It takes a great deal of forethought and work to make a home effortlessly comfortable and welcoming. Is it worth all that effort? Can’t you just hang out with friends at the coffee shop or the local hangouts?
Sure. That’s fun and it’s a way to have a great time with friends.
But entertaining and hosting isn’t really about merely having a great time. Bringing someone into your home is letting them into your life in an intimate way. A home reflects your personality and who you are as a person, it’s where you are free to be most yourself, it’s where you relax and let your guard down, and when you let someone into that space, it’s an invitation not to just have a casually great time, but to connect as people – to be real. It’s a great relief to see a someone’s realness and have the permission to be real yourself. In a world where appearance is everything and there is a constant burden of expectation that you be what you “ought” to be, it’s an invaluable gift to have a place that welcomes you as yourself.
I’m not sure we realize how powerful a home like this is. They’re so rare I’m sure some people have never even experienced it. That’s why offering someone a drink when they come over is so important. That’s why getting the proper lighting in the living room has eternal worth and value. That’s why paint color isn’t just a flippant choice and furniture arrangement isn’t just a Pinterest-addicted woman’s hobby. That’s why you infuse the house with character and a flawed patina and invest in extra coffee mugs. Because homes aren’t places to survive in – they’re places to live in.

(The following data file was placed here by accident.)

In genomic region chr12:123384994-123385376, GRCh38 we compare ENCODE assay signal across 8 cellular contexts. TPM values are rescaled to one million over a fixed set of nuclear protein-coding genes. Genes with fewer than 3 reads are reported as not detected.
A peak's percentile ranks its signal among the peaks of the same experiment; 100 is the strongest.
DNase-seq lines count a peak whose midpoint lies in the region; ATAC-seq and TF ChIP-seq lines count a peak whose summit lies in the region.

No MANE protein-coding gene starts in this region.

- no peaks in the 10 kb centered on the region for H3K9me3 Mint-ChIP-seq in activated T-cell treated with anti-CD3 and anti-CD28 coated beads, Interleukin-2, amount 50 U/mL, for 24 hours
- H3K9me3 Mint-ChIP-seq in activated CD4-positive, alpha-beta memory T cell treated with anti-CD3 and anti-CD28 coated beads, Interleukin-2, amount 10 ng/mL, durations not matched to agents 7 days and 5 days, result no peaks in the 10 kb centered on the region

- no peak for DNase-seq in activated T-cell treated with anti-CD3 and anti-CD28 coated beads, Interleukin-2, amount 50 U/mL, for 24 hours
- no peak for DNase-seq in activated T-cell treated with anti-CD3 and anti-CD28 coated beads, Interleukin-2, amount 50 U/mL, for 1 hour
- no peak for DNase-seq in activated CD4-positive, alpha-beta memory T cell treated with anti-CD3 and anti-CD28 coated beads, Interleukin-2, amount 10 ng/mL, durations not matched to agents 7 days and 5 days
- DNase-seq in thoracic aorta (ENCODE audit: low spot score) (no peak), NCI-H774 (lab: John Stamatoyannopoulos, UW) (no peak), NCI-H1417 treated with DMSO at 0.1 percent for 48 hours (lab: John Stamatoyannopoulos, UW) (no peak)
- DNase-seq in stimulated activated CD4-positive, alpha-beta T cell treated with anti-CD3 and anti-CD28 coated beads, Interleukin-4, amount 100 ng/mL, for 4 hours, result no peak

And those places that we live in become places to bring other people into, and slouched onto a ragged couch with cold glasses of iced tea, people can connect and save each other’s lives in the thousand small ways of connecting, laughter, and being. And maybe for someone it will be that small thing that reminds them life can be so good sometimes, and maybe for someone it will give them the strength to forge ahead down a scary path, and maybe for someone it will fill their worn-out soul with hope.
And maybe when you offer them a drink, it will fill your cup, too.
Have you ever been to a home that felt even more like home than your own house does? Have you ever gathered around a hastily put-together impromptu dinner with a company of half friends and half strangers and felt as if they were family? Have you experienced the richness of conversation that comes from the open welcome of a home built on love? Have you crossed a door’s threshold and been able to set the weight of the world down for just a little while?
I hope you have.
I hope you experience it often as you go through life. I hope your own house watches it happen frequently. I know it would make it happy. And maybe decades in the future, when you’re gone and the house is empty, furniture gone, some leak in the roof gone wild and ruined a couple walls, kitchen demolished and an old refrigerator humming in the corner, some girl will come along and take a step inside the threshold and instantly know what kind of life you’d lived, because the house remembered and hadn’t gotten tired of telling the stories.
Because your home mattered.
Because you mattered.
Because the world wouldn’t have been quite right without all those seemingly small things that made up you and the home you created in your small corner of the universe.
And I hope you know that.